Critical Race Theory In Higher Education

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Delgado and Stefancic (2011) stated that Critical Race Theory explores how “race, racism, and power intersect to create different circumstances for people of color within society [...] and in postsecondary institutions” (as cited in Quaye, 2013, p. 172). Within the field of higher education, it is important for student affairs professionals to recognize how race permeates all aspects of an individual’s life to fully understand their students’ experiences. Unlike other student development theories, such as Baxter-Magolda’s (2008) self-authorship and Abes, Jones, and McEwen’s (2007) Model of Multiple Identities, CRT places race at the “center of the analysis and assumes that race is omnipresent” in an individual’s life (Quaye, 2013, p. 167). …show more content…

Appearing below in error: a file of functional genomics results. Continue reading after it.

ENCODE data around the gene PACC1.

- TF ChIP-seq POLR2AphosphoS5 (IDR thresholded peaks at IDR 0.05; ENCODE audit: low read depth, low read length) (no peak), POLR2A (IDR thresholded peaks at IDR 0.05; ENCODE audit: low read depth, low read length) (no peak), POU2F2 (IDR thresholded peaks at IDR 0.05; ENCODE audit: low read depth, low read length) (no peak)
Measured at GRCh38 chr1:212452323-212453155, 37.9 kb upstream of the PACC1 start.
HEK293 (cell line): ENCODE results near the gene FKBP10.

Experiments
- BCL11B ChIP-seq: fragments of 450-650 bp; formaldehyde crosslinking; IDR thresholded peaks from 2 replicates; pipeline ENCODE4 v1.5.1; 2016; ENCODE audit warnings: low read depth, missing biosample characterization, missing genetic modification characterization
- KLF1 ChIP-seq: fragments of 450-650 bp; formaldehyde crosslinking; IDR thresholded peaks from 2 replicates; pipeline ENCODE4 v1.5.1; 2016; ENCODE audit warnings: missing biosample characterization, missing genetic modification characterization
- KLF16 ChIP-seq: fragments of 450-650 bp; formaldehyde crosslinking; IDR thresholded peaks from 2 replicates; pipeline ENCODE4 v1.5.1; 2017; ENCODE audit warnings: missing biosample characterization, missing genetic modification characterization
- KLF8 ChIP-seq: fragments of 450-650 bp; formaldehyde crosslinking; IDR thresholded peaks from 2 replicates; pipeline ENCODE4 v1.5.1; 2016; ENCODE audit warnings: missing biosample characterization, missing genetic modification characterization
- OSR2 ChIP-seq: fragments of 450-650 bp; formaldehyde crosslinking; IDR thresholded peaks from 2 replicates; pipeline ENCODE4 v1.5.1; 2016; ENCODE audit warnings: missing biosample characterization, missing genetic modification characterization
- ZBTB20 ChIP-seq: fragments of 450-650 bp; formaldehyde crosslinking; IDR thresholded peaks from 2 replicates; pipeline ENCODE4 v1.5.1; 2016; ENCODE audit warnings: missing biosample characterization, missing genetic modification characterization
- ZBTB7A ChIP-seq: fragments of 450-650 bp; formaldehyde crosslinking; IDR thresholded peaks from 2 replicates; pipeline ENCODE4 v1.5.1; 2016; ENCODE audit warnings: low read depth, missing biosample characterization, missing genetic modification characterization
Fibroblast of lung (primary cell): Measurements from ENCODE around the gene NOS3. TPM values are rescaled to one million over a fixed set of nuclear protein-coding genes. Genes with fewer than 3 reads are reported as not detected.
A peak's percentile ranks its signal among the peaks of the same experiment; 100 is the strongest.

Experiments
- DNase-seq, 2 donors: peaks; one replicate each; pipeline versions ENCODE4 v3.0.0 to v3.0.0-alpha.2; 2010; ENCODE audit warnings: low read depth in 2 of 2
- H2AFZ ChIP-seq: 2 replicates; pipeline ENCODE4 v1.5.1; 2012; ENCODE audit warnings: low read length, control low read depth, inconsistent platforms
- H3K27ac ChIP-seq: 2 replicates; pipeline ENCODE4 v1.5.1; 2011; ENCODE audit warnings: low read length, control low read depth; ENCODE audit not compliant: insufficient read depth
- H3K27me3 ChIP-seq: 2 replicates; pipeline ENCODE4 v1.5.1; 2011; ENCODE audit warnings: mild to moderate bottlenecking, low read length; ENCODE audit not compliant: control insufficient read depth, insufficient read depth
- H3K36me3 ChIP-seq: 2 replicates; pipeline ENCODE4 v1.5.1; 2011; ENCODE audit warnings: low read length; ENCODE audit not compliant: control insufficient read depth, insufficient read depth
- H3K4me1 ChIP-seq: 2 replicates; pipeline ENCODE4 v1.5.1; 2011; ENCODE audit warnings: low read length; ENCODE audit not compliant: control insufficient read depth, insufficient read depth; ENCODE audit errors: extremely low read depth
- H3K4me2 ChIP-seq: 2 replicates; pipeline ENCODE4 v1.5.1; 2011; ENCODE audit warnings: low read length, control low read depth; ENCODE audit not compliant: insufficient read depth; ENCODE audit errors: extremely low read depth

By acknowledging and understanding the privileges of my White identity, such as my cultural capital, I hope to change how I perceive issues and interactions with students throughout my future in higher …show more content…

From experiences with my parents, and those growing up around me, our parents held a certain type of cultural capital, or societal resources, which garnered them knowledge sets and access to certain resources (Bourdieu, 1986). It is apparent that the educational system values the cultural capital students have gained from “white, middle or upper-class resources,” and considers those without these knowledges “deficient” (Yosso, 2005, p. 81). Within higher education, this may still be the case. In my experience as a Peer Advisor, I had a multitude of different students with varying identities. However, in the classroom I made assumptions about our students, such as believing college was the natural course for all of them after high school, and that is was always a destination, not an option. It was not until later that I realized how my identity as a White, upper-class individual contributed to my epistemologies and

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